What is it, what are the causes and indicated treatments

To fight the sty, just apply a hot wedding ring on the spot. This is the prescription of folk medicine to treat the illness defined by doctors as hordeolum. Characterized by an acute infection at the ends of the eyelids, it actually improves with exposure to heat.

However, experts warn: bringing a hot, unsterilized object to the eyes increases the risk of burns or reinfection, and this should be avoided.

The sty is considered a common eye disease that affects men, women, children and the elderly alike. However, it is more frequent among adults due to the greater viscosity of the secretions produced by the sebaceous and sweat glands, and also among people with blepharitis, acne rosacea, seborrheic dermatitis and even diabetes.

For most of these individuals, the sty is self-limiting, that is, it resolves itself and in a few days. When the condition does not improve or recurs over time, it is necessary to undergo a medical evaluation.

The treatment is simple and boils down to guidelines on hygiene and the application of warm compresses on the spot, which can be combined —or not— with specific medications. For more severe cases, there is also the option of surgical drainage.

Understand what a sty is

It is defined by ophthalmologists as hordeolum, and it is an acute bacterial infection that affects the eyelids. Most of the time, the bacteria most involved in this process is the Staphylococcus aureus, followed by Staphylococcus epidermidis.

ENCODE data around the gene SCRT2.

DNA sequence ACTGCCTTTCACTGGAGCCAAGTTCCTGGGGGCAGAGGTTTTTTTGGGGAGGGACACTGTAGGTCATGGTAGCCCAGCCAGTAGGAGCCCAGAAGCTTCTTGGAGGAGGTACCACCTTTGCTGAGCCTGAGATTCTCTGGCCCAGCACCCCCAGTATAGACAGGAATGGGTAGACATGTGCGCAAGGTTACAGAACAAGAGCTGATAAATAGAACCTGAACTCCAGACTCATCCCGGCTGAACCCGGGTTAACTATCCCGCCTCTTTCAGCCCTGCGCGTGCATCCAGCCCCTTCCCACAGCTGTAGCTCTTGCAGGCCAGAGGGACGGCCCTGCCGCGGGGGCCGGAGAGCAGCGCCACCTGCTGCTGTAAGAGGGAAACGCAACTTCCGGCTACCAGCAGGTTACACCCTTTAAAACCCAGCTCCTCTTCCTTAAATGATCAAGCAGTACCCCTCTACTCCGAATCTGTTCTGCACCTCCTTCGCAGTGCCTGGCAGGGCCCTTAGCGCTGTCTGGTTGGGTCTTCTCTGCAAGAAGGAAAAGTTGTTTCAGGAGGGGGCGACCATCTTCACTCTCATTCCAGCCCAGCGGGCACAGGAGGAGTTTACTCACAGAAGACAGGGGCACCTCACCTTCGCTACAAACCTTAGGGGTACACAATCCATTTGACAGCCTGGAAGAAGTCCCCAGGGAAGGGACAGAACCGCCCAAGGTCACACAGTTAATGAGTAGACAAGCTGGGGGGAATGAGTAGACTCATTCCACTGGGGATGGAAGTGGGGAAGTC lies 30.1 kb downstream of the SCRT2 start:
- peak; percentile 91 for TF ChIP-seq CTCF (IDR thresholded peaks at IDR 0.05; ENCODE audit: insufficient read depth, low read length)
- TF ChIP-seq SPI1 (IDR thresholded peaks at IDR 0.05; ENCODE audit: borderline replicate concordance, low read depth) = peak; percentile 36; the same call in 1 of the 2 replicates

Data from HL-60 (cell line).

Painful, the sty may appear on the lower or upper part of the eyelids, and may also appear on the outer (most common) or inner regions, in the line of the lashes.

Why does it happen?

Your eyelids have three types of glands. Two of them are located in its front part — and are known as Zeiss and Moll; the third, located at the back, is called the meibomian gland.

Together, they are responsible for producing part of the tear film components, whose function is to protect the surface of the eyes.

When the hordeolum is external, it results from infection of the Zeiss and Moll glands; when it is internal, it results from infection of the meibomian gland—which leads to the formation of chalazion, a small, painless nodule.

On the other hand, the manifestation of the sty is characterized by the formation of a reddish little ball (abscess), painful, swollen, with the appearance of a pimple that can break and generate pus.

Other causes and risk factors

The sty can also appear as a consequence of the following conditions:

  • Blepharitis (crust on eyelashes, eyelid skin peeling)
  • Dermatological diseases (such as dermatitis, acne rosacea)
  • eyelid eczema
  • Contact dermatitis
  • Inadequate eye hygiene, especially after using cosmetics
  • Stress
  • hormonal changes
  • Frequent use or sharing of makeup
  • Use of permanent false eyelashes

What is the relationship between the sty and the use of masks?

Ophthalmologist Tatiana Nahas, a specialist in eyelid diseases and Head of the Eye Plastic Service at Santa Casa de São Paulo, says that there has been an increase in sty cases since the need for the use of masks during the pandemic was established.

She explains that the reason for this is that the air expelled through the nose and mouth contains microorganisms and “while we talk, cough or sneeze, the air evaporates, rises towards the eyes and eyelids, and this increases the chances of infection and appearance of the sty”.

Who needs to be more attentive?

Stys can affect men, women, children and even the elderly, but it has been more frequent among people aged 30 to 50 years.

It has also been observed that individuals with chronic diseases are at increased risk for the problem, especially those with blepharitis, seborrheic dermatitis, diabetes and high cholesterol.

Know how to recognize the symptoms

Most of the time the sty presents itself as a small pimple (abscess) with pus (pustula) in one of the margins of the lower or upper eyelids.